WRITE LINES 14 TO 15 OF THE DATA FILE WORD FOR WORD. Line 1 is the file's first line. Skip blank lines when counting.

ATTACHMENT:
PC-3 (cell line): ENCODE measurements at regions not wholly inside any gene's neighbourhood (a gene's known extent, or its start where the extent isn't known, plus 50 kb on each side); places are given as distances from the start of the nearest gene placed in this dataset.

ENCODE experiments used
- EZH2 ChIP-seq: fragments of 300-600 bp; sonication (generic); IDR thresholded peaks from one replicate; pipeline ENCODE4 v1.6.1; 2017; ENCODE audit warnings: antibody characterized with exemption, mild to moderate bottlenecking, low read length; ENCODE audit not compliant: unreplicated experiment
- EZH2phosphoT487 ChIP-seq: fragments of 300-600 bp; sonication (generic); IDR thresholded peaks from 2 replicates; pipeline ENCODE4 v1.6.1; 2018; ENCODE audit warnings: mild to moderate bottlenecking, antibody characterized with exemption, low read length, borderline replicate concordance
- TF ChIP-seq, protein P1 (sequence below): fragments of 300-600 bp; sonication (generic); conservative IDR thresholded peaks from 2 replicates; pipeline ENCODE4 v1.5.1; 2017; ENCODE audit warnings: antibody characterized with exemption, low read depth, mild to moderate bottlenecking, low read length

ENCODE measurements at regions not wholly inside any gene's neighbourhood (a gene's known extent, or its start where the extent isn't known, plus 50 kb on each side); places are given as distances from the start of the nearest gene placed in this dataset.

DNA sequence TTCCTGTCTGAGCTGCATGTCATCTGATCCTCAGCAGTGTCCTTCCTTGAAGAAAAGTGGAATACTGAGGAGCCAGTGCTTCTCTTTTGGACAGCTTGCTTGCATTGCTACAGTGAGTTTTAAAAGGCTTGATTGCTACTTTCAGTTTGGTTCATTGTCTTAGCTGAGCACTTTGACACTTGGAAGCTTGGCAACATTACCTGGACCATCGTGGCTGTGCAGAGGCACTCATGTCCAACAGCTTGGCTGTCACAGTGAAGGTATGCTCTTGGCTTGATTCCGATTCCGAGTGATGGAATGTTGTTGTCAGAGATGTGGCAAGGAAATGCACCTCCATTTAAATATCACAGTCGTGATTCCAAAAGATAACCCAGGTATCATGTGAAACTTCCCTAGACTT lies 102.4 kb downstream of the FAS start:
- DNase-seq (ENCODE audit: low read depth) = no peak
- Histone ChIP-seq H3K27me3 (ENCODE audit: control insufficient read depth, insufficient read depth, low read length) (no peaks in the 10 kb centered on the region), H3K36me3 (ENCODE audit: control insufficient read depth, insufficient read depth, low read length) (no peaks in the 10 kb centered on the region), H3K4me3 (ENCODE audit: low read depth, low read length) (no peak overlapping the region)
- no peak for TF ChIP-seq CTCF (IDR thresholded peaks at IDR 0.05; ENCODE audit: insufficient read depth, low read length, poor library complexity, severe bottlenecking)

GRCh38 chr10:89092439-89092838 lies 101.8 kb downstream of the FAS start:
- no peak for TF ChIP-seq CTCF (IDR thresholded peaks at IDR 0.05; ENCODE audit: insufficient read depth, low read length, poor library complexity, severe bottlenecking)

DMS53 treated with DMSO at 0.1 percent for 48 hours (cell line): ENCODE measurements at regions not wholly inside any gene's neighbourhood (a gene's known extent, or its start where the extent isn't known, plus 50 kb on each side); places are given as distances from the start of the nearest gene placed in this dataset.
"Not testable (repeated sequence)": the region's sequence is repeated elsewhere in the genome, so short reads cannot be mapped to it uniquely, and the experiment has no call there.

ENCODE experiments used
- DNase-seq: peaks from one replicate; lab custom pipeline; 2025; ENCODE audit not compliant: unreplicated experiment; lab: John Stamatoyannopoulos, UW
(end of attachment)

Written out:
"Not testable (repeated sequence)": the region's sequence is repeated elsewhere in the genome, so short reads cannot be mapped to it uniquely, and the experiment has no call there.

ENCODE experiments used